Hon. William B. Enright
The Honorable William B. Enright was appointed to the United States District Court for the Southern District of California in 1972, and went on senior status July 12, 1990, and went on senior inactive status in 2001. Before his appointment to the Bench, Judge Enright was an outstanding trial lawyer, first as a Deputy District Attorney, and then as a criminal defense lawyer. He is a Fellow of the American College of Trial Lawyers and a Diplomat of the American Board of Trial Advocates.
Judge Enright's dedication to the goals and principles of the American Inns of Court movement is widely recognized and he was a major force in the movement's acceptance in California. He was a founding member of the Louis Welsh American Inn of Court (No. 9), and has assisted in the formation of many other Inns at both the state and national levels.
Judge Enright served as Trustee for the American Inns of Court Foundation from 1985 to 1992. He is currently one of ten Emeritus Trustees.
In 1987, the American Inns of Court Foundation awarded Judge Enright the Chairman's Award (now the A. Sherman Christensen Award), which is bestowed upon a "member of an American Inn of Court who, at the local, state or national level has provided distinguished, exceptional and significant leadership to the American Inns of Court movement." He is the only Californian to receive this award and a measure of being a recipient -- in both prestige and Inn service -- can be seen in his successor to the award: U.S. Supreme Court Chief Justice Warren E. Burger.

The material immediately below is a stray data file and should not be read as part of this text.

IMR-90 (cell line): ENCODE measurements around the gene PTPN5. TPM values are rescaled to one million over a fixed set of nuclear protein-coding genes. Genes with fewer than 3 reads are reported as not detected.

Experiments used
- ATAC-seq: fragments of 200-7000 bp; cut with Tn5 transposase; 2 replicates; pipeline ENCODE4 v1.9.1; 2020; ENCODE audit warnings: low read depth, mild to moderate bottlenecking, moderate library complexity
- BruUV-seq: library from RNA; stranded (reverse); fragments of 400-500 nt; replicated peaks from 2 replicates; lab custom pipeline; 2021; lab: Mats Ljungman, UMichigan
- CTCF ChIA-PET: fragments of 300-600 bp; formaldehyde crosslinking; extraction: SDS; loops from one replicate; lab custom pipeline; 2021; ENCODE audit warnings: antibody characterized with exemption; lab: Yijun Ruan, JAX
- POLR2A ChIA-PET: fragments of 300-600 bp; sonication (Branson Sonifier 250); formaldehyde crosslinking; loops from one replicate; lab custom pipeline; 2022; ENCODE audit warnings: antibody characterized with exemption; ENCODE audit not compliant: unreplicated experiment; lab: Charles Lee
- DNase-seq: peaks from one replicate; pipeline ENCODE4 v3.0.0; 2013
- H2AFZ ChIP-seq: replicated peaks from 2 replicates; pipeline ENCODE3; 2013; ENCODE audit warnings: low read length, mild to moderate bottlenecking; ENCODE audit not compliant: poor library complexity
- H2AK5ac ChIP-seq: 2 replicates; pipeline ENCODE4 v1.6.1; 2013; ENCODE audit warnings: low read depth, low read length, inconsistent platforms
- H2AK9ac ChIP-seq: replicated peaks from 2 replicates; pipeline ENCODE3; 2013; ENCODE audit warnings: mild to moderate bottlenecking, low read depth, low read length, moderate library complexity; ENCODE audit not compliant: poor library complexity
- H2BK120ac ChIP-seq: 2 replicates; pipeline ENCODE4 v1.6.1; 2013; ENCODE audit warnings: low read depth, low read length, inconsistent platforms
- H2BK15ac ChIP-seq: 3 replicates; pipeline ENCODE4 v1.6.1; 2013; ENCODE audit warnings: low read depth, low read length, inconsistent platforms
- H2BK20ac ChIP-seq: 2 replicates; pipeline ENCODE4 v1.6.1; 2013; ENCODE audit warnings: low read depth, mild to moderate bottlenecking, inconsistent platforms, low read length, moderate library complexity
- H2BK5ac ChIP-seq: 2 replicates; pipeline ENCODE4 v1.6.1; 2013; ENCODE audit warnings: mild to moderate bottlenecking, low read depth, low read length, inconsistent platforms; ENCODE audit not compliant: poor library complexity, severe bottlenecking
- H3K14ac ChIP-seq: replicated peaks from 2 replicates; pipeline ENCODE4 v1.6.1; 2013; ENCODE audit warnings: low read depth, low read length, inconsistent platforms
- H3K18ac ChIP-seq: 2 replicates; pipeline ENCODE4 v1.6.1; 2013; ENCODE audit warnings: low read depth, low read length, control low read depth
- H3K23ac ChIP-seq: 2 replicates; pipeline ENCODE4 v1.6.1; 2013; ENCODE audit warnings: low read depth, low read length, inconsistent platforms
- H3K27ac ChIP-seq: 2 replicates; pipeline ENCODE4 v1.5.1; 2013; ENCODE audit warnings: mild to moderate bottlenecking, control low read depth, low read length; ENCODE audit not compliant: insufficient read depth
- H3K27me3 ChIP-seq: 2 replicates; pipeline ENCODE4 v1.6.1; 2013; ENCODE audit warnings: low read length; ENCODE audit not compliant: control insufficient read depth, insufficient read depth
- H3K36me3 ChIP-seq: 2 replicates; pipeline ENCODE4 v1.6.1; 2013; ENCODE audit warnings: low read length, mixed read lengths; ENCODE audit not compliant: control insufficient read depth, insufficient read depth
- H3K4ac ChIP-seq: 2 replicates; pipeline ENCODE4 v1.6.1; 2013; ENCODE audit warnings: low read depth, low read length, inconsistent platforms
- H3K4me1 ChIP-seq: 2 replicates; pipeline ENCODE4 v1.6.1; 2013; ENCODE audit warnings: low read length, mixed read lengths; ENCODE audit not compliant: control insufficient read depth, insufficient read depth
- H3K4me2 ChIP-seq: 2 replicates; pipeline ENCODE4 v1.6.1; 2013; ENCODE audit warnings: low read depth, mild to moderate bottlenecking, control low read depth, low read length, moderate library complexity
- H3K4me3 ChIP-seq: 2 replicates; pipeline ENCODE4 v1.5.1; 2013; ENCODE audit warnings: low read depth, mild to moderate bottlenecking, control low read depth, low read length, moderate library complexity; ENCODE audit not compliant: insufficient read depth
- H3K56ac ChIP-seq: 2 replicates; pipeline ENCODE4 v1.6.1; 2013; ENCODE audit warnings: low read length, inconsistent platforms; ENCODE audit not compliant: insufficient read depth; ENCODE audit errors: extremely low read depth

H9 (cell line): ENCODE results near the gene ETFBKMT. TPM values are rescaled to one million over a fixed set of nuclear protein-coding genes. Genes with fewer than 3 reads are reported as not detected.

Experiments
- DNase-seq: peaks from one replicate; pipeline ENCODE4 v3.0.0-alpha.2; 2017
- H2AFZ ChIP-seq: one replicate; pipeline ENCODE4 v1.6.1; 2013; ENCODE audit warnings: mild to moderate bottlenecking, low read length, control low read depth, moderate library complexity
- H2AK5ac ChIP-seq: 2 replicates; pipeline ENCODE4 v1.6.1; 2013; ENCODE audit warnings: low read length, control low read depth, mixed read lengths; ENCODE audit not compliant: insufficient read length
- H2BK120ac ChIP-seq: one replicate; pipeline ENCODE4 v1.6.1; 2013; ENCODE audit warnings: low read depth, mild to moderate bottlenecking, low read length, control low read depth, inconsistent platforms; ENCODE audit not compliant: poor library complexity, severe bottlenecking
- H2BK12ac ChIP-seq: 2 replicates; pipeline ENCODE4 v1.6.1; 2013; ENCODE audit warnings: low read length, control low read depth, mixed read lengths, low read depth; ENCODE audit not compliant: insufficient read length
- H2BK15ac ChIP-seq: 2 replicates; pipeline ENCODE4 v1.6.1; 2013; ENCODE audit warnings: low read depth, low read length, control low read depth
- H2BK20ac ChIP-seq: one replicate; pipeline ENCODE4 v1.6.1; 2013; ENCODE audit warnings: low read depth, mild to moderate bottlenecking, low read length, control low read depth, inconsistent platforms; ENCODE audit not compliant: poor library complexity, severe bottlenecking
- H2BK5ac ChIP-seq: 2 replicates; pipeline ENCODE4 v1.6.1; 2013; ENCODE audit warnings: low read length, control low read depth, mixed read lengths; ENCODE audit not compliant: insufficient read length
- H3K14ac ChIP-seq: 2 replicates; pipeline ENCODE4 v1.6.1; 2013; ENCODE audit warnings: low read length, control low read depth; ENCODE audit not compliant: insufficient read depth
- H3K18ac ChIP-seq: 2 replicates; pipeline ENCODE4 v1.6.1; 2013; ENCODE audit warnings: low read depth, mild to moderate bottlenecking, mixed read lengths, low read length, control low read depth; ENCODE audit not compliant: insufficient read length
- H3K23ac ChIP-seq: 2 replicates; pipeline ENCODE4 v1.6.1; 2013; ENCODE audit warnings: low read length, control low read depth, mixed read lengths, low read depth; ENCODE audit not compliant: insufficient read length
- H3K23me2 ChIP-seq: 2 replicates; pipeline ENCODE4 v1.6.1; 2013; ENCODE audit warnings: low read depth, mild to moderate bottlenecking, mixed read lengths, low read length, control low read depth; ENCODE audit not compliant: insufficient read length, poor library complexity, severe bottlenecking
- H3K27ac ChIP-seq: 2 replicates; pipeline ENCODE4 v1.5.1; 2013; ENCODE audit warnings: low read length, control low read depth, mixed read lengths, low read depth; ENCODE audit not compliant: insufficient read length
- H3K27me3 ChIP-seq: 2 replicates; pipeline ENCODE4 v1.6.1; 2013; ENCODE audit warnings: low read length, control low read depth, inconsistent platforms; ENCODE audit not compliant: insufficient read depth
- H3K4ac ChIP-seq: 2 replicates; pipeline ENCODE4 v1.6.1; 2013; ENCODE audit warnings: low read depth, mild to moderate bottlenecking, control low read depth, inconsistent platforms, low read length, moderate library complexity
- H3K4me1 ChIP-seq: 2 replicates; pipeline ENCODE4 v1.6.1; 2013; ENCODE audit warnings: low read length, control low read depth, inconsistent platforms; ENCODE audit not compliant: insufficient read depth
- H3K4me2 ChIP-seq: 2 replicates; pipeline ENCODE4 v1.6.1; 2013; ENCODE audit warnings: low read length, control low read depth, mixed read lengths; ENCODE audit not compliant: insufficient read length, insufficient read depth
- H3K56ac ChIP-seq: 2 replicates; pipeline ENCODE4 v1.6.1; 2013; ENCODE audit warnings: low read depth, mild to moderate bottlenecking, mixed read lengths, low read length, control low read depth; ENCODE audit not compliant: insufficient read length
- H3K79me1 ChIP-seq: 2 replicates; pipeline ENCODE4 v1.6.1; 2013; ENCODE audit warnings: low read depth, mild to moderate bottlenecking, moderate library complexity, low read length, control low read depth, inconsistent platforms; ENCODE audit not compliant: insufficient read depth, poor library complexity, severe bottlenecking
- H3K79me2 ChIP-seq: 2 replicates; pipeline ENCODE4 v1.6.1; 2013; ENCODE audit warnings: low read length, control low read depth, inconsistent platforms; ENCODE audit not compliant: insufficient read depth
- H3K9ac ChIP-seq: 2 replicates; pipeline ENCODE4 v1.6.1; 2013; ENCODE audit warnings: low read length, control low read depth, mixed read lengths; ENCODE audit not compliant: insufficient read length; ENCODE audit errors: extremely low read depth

There are many examples of ways Judge Enright has worked in the general and legal community to make California a better place, including community involvement (Rotary Club, United Crusade, Big Brothers, Little League, Urban Coalition) and legal leadership (President, San Diego Bar Association, 1965; President, Defenders, Inc., 1972; Vice-President, State Bar of California, 1970). He has also been a chair or member of numerous state, 9th Circuit and national boards working to improve our justice system.